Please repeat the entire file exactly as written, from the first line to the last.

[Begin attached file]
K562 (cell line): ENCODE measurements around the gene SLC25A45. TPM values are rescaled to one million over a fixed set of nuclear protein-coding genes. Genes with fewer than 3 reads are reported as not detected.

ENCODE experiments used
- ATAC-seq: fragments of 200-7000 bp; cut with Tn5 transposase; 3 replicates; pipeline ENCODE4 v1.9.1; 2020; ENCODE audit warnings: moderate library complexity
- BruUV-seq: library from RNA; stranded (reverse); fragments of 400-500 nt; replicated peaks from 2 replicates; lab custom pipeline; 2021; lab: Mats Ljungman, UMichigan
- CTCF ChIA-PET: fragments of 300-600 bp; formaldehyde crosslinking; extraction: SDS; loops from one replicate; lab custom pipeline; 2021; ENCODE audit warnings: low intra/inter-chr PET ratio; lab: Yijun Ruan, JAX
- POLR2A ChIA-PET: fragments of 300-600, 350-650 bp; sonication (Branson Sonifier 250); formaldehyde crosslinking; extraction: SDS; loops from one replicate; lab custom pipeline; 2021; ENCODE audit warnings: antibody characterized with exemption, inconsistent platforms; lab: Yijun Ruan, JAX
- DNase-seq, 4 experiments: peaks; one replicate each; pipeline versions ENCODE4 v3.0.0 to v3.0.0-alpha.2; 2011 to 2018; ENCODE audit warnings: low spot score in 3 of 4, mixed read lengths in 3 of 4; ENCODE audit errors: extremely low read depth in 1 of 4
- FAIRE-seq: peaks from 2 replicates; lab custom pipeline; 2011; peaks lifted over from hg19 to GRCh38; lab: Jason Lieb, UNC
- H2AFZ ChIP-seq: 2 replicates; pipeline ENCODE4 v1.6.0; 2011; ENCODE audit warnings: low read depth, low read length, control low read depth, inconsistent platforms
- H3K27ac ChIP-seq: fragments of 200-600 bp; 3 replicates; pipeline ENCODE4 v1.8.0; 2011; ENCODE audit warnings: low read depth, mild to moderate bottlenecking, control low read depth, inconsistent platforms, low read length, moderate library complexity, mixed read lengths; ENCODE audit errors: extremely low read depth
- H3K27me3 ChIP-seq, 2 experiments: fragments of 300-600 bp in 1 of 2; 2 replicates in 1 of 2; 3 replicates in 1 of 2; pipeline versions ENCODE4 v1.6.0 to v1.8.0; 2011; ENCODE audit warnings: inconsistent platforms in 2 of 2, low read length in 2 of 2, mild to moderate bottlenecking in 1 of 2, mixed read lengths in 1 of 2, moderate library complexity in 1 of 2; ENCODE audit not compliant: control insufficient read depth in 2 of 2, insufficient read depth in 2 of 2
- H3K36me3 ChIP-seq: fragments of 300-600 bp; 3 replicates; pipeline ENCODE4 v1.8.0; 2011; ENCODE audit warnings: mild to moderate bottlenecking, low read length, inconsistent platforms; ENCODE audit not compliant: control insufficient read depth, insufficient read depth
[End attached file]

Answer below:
K562 (cell line): ENCODE measurements around the gene SLC25A45. TPM values are rescaled to one million over a fixed set of nuclear protein-coding genes. Genes with fewer than 3 reads are reported as not detected.

ENCODE experiments used
- ATAC-seq: fragments of 200-7000 bp; cut with Tn5 transposase; 3 replicates; pipeline ENCODE4 v1.9.1; 2020; ENCODE audit warnings: moderate library complexity
- BruUV-seq: library from RNA; stranded (reverse); fragments of 400-500 nt; replicated peaks from 2 replicates; lab custom pipeline; 2021; lab: Mats Ljungman, UMichigan
- CTCF ChIA-PET: fragments of 300-600 bp; formaldehyde crosslinking; extraction: SDS; loops from one replicate; lab custom pipeline; 2021; ENCODE audit warnings: low intra/inter-chr PET ratio; lab: Yijun Ruan, JAX
- POLR2A ChIA-PET: fragments of 300-600, 350-650 bp; sonication (Branson Sonifier 250); formaldehyde crosslinking; extraction: SDS; loops from one replicate; lab custom pipeline; 2021; ENCODE audit warnings: antibody characterized with exemption, inconsistent platforms; lab: Yijun Ruan, JAX
- DNase-seq, 4 experiments: peaks; one replicate each; pipeline versions ENCODE4 v3.0.0 to v3.0.0-alpha.2; 2011 to 2018; ENCODE audit warnings: low spot score in 3 of 4, mixed read lengths in 3 of 4; ENCODE audit errors: extremely low read depth in 1 of 4
- FAIRE-seq: peaks from 2 replicates; lab custom pipeline; 2011; peaks lifted over from hg19 to GRCh38; lab: Jason Lieb, UNC
- H2AFZ ChIP-seq: 2 replicates; pipeline ENCODE4 v1.6.0; 2011; ENCODE audit warnings: low read depth, low read length, control low read depth, inconsistent platforms
- H3K27ac ChIP-seq: fragments of 200-600 bp; 3 replicates; pipeline ENCODE4 v1.8.0; 2011; ENCODE audit warnings: low read depth, mild to moderate bottlenecking, control low read depth, inconsistent platforms, low read length, moderate library complexity, mixed read lengths; ENCODE audit errors: extremely low read depth
- H3K27me3 ChIP-seq, 2 experiments: fragments of 300-600 bp in 1 of 2; 2 replicates in 1 of 2; 3 replicates in 1 of 2; pipeline versions ENCODE4 v1.6.0 to v1.8.0; 2011; ENCODE audit warnings: inconsistent platforms in 2 of 2, low read length in 2 of 2, mild to moderate bottlenecking in 1 of 2, mixed read lengths in 1 of 2, moderate library complexity in 1 of 2; ENCODE audit not compliant: control insufficient read depth in 2 of 2, insufficient read depth in 2 of 2
- H3K36me3 ChIP-seq: fragments of 300-600 bp; 3 replicates; pipeline ENCODE4 v1.8.0; 2011; ENCODE audit warnings: mild to moderate bottlenecking, low read length, inconsistent platforms; ENCODE audit not compliant: control insufficient read depth, insufficient read depth